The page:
London: Between the start of 2020 and June 2022, England saw death rates 3.2% higher than in the years leading up to the pandemic, shown on the right hand panel of the chart below.
These figures come from an analysis by the Office for National Statistics (ONS) of data from across Europe.
It compared death rates during the pandemic with those seen in the five years before it.
But over the whole period studied by the ONS, it was only a little better off than England, with death rates 3% above expected levels.
While death rates around 3% above average levels might sound like a small number, it represents more than 150,000 deaths across the UK.
Wales (2.1%) and Northern Ireland (1.7%) weren’t hit quite so hard.
Those gaps within the UK pale in comparison with the differences between the UK and other countries.
You can argue that policies and outcomes in the different UK administrations were actually relatively similar.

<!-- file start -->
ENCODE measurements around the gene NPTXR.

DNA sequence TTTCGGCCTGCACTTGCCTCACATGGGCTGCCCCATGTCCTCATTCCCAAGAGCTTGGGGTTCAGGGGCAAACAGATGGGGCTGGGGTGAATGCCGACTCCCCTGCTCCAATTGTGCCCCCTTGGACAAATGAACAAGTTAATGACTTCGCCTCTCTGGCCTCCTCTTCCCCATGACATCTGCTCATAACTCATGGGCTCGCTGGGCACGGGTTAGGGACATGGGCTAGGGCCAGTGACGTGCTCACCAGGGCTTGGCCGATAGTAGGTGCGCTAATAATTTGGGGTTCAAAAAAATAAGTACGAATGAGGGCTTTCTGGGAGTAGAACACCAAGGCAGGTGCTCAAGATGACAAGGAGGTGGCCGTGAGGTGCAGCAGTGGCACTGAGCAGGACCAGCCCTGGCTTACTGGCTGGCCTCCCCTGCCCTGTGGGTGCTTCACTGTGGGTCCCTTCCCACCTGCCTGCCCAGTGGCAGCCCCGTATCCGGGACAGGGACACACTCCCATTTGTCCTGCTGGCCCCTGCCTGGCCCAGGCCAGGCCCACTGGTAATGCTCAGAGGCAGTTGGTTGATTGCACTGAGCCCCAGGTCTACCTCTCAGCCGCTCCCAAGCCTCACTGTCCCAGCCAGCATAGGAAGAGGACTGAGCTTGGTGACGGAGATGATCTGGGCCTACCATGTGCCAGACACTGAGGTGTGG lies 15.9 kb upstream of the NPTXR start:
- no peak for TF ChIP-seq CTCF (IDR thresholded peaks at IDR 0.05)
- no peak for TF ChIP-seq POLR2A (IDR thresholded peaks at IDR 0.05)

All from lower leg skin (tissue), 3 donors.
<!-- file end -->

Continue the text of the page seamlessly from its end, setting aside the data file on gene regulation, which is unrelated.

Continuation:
Australia and New Zealand took a very different approach, taking an early decision to “pull up the drawbridge”.
In the first year of the pandemic, the death rate in Sweden looked much worse than those in its Nordic neighbours.
But over the whole pandemic, it looked very similar to countries like Norway, Finland and Denmark. They all had lower death rates than the UK.
Or would a Swedish style response have played out in the same way in the UK, with our very different climate, population density, culture and healthcare?
The inquiry will of course focus on the differences in decision-making between UK nations.
But, on the measure of Covid deaths at least, those differences may be less important than the lessons that the UK as a whole takes from the inquiry.